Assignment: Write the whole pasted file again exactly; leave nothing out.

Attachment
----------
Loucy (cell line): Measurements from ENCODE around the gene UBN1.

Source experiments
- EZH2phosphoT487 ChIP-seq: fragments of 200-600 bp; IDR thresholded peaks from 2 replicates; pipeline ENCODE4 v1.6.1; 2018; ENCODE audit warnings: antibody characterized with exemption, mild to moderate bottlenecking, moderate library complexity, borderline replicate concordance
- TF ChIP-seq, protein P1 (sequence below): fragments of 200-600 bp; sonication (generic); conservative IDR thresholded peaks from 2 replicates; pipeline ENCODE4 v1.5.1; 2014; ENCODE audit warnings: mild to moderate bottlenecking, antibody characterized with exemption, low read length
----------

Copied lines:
Loucy (cell line): Measurements from ENCODE around the gene UBN1.

Source experiments
- EZH2phosphoT487 ChIP-seq: fragments of 200-600 bp; IDR thresholded peaks from 2 replicates; pipeline ENCODE4 v1.6.1; 2018; ENCODE audit warnings: antibody characterized with exemption, mild to moderate bottlenecking, moderate library complexity, borderline replicate concordance
- TF ChIP-seq, protein P1 (sequence below): fragments of 200-600 bp; sonication (generic); conservative IDR thresholded peaks from 2 replicates; pipeline ENCODE4 v1.5.1; 2014; ENCODE audit warnings: mild to moderate bottlenecking, antibody characterized with exemption, low read length